Vital Signs Archive
URMC Receives $100,000 Grant to Foster Innovative Global Health Solutions
Smith will use University’s first Gates Foundation
grant to tackle drug-resistant HIV
This October, URMC received a Grand Challenges Explorations grant from the Bill & Melinda Gates Foundation. The $100,000 award is one of 104 grants designed to help scientists “explore bold, new solutions for health challenges in developing countries,” and represents the first round in the foundation’s five-year, $100 million initiative.
To receive funding, researchers had to draft a two-page application showing that their ideas fell outside current scientific paradigms and could, if successful, lead to significant advances in global health. This initial set of grants, provided to scientists in 22 countries, was chosen to inject fresh perspective into research seeking to prevent or cure infectious diseases such as HIV/AIDS and tuberculosis.
One focus of the initiative is to support work seeking to limit the emergence of viral resistance to drug treatments. Antibiotics and anti-viral therapies have been the centerpiece of efforts to control diseases like AIDS, but their effectiveness has been compromised by disease-causing organisms, which evolve so quickly that drugs are rendered obsolete. HIV, for instance, has been become resistant to every antiviral drug prescribed today.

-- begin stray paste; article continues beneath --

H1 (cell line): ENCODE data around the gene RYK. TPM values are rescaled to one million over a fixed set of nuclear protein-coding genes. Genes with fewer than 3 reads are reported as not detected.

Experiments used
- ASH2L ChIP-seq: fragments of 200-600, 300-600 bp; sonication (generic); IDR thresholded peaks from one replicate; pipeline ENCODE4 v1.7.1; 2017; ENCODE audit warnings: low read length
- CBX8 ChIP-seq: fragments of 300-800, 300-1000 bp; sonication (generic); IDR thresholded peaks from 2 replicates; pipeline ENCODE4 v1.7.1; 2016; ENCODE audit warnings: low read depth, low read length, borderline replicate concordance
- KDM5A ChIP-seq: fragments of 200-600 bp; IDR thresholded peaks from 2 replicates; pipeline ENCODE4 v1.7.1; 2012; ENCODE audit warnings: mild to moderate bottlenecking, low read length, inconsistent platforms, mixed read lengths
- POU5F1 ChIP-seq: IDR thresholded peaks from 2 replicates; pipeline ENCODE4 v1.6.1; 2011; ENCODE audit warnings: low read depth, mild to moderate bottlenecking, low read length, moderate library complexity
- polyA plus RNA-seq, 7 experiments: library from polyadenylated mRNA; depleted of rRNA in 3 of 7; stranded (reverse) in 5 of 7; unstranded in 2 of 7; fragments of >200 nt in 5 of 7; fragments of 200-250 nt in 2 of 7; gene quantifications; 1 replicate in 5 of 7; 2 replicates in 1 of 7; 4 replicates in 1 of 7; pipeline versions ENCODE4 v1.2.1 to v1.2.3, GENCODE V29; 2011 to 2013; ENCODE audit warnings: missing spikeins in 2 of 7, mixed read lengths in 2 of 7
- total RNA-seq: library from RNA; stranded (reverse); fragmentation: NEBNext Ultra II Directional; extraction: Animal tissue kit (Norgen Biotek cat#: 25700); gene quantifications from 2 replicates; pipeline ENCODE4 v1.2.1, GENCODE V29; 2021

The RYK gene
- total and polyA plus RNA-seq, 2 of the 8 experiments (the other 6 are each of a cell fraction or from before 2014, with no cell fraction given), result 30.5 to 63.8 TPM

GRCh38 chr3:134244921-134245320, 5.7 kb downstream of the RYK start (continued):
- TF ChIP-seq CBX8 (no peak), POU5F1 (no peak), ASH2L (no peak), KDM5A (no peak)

Harold C. Smith, Ph.D., professor in the Department of Biochemistry and Biophysics at the Medical Center, has received the institution’s first individual grant from the Gates Foundation to pursue an unorthodox approach to the dire problem of viral resistance to current AIDS drugs.
“While AIDS is no longer an immediate death sentence, those living with it long term struggle terribly in part due to drug resistance,” Smith said. “Patients must regularly switch medications as their infection becomes resistant and take treatment breaks as side effects become too punishing, which only further encourages viral resistance. We are grateful to the Gates Foundation for supporting new approaches, especially because many traditional funding sources are not comfortable with supporting broadly innovative leaps.”
The Gates Foundation believes work like Smith’s could revolutionize lives around the globe.
“I congratulate each individual who took the initiative to share their idea with us to help fight the world’s most serious diseases,” said Tachi Yamada, M.D., president of the Gates Foundation’s Global Health Program. “The number of creative approaches we received exceeded our highest aspirations. Projects from this initial pool of grants have the potential to transform health in developing countries, and I will be rooting for their success.”